When one thinks of diseases that necessitate food restrictions, among the first things that come to mind are food allergies, or ‘lifestyle diseases’ such as hypertension, diabetes, and obesity. Not many people would immediately put ‘epilepsy’ at the top of the list, owing to the fact that it’s not always a readily apparent condition. Yet according to the World Health Organization, around 50 million people worldwide live with epilepsy, and each year 2.4 million more people are diagnosed with it.
What exactly is epilepsy? Actually the term ‘epilepsy’ refers to a whole range of diseases that manifest as recurrent seizures, oftentimes without other underlying causes or diseases. A seizure may be described as an abnormal electric impulse in one part of the brain. In a sense it can be likened to what happens to some gadgets when plugged in during a power surge. Fortunately the brain doesn’t burn or fizzle out the way gadgets do, but instead it triggers changes in a person’s behaviour ranging from brief lapses of attention that resemble daydreaming, or outright convulsions. The Filipino word ‘tirik´ sums up the experience of a seizure quite aptly.
Since epilepsy is such a diverse disorder, there are no specific foods or ‘triggers’ that people living with epilepsy need to avoid. What may worsen a seizure for one person may have little to no effect on another. However some of the more common triggers include stress, sleep deprivation, and alcohol consumption. Other persons are triggered by sudden noises or the presence of flashing or strobe lights.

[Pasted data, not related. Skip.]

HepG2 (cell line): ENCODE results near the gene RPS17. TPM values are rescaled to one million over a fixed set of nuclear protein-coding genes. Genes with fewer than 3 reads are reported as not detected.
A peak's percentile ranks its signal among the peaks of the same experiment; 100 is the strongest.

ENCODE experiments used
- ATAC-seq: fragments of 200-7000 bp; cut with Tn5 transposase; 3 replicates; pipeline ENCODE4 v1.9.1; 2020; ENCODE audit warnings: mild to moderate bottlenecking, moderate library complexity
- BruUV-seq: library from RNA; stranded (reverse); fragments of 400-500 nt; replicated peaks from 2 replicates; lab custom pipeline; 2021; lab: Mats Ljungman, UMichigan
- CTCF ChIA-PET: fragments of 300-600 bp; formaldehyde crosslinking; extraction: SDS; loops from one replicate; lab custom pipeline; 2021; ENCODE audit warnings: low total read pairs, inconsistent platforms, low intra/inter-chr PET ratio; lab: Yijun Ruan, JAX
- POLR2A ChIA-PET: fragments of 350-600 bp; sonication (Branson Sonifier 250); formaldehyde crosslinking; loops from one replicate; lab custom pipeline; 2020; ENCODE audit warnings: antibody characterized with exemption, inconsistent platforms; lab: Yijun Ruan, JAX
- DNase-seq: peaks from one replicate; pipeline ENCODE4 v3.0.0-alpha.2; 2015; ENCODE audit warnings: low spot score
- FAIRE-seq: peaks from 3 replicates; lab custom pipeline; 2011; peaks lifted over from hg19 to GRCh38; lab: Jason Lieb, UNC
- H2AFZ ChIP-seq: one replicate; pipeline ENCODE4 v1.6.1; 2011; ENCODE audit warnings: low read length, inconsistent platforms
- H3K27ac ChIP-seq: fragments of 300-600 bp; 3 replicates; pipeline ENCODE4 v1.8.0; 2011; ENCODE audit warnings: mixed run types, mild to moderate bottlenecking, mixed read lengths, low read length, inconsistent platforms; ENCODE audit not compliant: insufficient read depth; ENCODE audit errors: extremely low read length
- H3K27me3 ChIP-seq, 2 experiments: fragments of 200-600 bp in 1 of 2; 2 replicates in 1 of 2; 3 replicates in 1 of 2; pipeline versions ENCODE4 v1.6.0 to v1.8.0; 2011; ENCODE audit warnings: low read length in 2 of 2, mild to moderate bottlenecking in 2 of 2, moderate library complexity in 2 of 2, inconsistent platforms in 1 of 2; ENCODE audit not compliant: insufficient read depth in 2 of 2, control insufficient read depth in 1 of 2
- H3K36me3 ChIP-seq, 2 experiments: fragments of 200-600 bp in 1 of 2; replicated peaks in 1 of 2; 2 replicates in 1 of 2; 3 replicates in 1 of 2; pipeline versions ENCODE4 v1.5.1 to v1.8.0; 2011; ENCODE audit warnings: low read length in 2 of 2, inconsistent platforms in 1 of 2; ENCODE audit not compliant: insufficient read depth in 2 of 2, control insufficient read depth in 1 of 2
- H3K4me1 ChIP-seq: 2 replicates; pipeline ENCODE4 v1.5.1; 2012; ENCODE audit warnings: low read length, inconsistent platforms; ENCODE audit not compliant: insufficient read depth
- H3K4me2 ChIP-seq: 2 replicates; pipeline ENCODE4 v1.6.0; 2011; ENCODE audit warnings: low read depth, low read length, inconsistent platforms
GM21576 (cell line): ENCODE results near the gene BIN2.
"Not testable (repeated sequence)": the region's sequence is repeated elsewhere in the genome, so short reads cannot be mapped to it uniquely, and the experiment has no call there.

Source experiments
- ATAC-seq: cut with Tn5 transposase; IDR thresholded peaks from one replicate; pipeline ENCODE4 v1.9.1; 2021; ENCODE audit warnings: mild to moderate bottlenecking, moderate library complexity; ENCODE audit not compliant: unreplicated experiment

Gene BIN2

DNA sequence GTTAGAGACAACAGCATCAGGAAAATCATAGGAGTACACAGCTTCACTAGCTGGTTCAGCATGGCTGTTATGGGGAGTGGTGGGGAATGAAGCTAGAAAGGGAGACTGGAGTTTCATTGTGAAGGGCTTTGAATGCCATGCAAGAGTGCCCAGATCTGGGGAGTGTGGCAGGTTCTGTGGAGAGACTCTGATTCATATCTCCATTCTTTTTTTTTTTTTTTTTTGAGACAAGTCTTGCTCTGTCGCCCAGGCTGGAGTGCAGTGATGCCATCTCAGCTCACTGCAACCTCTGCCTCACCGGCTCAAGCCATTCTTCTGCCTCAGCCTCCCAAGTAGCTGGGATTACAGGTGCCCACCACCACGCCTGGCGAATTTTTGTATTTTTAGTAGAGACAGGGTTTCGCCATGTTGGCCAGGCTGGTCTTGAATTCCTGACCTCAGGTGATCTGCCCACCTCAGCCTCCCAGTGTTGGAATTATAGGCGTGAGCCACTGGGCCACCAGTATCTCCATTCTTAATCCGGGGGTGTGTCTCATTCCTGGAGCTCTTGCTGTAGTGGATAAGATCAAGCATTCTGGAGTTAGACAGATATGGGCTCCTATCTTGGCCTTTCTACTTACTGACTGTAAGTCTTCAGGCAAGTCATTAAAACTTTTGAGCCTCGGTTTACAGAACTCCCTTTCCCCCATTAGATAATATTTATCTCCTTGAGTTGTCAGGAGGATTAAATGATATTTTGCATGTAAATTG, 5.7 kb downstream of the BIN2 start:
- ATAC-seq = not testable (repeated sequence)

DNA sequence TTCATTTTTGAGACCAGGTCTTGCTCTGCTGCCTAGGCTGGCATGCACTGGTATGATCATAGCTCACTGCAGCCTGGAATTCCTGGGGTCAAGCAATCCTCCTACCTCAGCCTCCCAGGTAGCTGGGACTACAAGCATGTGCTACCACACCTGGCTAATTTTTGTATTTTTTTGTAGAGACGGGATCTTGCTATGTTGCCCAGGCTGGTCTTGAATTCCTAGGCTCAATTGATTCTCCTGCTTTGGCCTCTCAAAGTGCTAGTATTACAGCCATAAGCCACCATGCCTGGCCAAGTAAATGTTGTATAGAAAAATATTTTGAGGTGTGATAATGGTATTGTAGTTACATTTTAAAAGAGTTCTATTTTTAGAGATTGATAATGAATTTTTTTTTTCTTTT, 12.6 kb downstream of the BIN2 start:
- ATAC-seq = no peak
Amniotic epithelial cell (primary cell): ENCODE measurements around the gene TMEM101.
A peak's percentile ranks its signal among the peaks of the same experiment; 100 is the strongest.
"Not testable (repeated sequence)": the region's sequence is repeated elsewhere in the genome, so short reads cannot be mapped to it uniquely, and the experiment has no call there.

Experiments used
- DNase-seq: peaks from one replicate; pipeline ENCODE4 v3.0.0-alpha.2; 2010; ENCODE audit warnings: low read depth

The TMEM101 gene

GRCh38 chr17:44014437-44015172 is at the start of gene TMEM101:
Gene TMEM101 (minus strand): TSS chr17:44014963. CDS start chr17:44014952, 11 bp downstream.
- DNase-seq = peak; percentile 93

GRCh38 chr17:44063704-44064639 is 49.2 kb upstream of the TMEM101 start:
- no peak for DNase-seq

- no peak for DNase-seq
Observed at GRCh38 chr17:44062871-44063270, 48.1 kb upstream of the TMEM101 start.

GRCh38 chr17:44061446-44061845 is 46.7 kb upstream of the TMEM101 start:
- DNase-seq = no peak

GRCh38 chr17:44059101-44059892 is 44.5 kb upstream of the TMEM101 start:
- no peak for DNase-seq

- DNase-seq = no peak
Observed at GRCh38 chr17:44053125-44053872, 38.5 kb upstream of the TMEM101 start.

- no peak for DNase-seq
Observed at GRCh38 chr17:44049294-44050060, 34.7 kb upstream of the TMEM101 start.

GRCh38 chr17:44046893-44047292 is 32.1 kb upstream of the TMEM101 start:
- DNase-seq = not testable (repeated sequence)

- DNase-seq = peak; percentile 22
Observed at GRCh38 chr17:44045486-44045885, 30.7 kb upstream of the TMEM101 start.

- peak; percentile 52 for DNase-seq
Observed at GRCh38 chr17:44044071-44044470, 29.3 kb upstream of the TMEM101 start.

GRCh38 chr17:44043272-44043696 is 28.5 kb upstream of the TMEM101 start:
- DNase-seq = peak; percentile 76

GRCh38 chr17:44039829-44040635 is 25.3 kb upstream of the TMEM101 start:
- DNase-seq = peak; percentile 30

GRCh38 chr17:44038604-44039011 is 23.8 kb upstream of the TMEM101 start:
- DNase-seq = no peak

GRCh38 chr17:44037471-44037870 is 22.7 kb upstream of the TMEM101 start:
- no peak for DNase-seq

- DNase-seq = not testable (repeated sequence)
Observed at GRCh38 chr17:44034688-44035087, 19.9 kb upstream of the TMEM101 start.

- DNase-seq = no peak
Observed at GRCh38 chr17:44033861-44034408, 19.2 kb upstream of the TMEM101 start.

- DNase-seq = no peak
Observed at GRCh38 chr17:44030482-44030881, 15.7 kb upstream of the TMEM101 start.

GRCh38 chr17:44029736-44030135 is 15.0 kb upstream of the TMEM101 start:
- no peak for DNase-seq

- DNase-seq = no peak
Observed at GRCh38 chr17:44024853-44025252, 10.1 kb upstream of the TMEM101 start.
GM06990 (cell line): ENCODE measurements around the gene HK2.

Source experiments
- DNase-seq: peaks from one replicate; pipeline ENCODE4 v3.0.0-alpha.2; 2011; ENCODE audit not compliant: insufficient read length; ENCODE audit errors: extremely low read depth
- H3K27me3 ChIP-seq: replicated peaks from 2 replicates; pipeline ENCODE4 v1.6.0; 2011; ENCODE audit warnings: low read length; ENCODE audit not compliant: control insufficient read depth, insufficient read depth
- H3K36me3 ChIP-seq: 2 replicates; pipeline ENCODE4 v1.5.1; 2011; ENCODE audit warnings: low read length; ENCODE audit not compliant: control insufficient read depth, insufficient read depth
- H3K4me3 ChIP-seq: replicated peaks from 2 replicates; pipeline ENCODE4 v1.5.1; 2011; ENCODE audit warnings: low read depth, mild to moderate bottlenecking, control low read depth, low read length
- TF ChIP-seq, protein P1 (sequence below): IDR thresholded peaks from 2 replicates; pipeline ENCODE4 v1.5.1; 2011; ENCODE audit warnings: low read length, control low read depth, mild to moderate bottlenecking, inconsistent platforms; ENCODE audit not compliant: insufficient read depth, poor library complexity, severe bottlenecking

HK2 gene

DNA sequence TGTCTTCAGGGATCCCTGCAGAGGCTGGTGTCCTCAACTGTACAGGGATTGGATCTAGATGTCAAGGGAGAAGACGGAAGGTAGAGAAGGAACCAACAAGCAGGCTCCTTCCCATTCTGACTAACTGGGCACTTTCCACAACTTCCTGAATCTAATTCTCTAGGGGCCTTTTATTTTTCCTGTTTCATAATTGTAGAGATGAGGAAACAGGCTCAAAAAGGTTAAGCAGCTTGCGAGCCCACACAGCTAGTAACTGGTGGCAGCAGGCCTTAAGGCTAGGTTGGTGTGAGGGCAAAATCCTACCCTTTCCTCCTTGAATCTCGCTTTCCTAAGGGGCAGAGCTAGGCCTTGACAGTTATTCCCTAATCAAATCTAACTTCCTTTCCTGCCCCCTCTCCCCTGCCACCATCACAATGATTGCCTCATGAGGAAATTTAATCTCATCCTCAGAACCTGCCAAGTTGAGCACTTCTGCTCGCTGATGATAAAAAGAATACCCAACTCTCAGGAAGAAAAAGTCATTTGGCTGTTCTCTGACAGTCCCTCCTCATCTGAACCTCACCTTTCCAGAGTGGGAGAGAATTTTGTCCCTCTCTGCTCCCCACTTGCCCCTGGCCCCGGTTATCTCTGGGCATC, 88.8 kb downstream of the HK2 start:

It has also been thought that caffeine, as well as food additives such as preservatives and artificial colourings, can be implicated in some seizures. One frequently blamed additive is the infamous MSG (monosodium glutamate), an often used flavouring in processed foods as well as some recipes. Other foods may not necessarily trigger seizures, but they may have unwanted interactions with the anti-epileptic drugs (AEDs) that most people with epilepsy take in order to control their seizures. For instance, taking some fruit juices such as grapefruit may change the levels of an AED in a person’s blood, thus worsening side effects such as dizziness or drowsiness.
Considering all these possible dietary pitfalls, a ‘lifestyle change’ is often easier said than done. For yours truly this meant saying goodbye to a number of comfort foods from my student days. It was bye-bye to chips, instant noodles, fried luncheon meat and even some types of bacon. Instead of going to parties at bars or clubs, I had to content myself with more mellow cafes and coffeeshops. Then when it became apparent during my medical training that caffeine was not helping my condition either, I had to also give up coffee.
It was not easy. Suddenly it felt as if I could not eat anything I liked, much less be sociable in the company of other foodies. I could bring food from home, but what if I wanted other options or wanted to be with friends who were bent on eating anything they wanted? So what was next? Wide-eyed me, clutching a cup of hot chocolate, and wondering what on earth I could still munch on, without breaking my budget.
Fortunately I wasn’t exactly alone in this struggle. And so the Team Glasses Blog’s journey began with two foodies (one with Heartburn and me with Epilepsy) to help people with the same health conditions about making their own foodie trips in the Metro.